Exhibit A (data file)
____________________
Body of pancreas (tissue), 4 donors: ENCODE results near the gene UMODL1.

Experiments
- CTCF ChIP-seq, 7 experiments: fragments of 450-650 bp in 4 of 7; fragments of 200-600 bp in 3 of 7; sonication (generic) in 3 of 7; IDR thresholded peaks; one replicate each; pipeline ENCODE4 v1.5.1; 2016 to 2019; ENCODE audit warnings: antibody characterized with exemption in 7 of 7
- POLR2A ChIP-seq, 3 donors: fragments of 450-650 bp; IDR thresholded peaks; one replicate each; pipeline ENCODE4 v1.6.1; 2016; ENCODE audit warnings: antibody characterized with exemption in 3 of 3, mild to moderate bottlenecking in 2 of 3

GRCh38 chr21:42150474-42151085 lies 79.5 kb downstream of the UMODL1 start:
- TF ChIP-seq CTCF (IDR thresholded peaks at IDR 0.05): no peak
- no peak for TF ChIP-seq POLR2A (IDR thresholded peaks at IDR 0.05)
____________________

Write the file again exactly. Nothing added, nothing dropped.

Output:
Body of pancreas (tissue), 4 donors: ENCODE results near the gene UMODL1.

Experiments
- CTCF ChIP-seq, 7 experiments: fragments of 450-650 bp in 4 of 7; fragments of 200-600 bp in 3 of 7; sonication (generic) in 3 of 7; IDR thresholded peaks; one replicate each; pipeline ENCODE4 v1.5.1; 2016 to 2019; ENCODE audit warnings: antibody characterized with exemption in 7 of 7
- POLR2A ChIP-seq, 3 donors: fragments of 450-650 bp; IDR thresholded peaks; one replicate each; pipeline ENCODE4 v1.6.1; 2016; ENCODE audit warnings: antibody characterized with exemption in 3 of 3, mild to moderate bottlenecking in 2 of 3

GRCh38 chr21:42150474-42151085 lies 79.5 kb downstream of the UMODL1 start:
- TF ChIP-seq CTCF (IDR thresholded peaks at IDR 0.05): no peak
- no peak for TF ChIP-seq POLR2A (IDR thresholded peaks at IDR 0.05)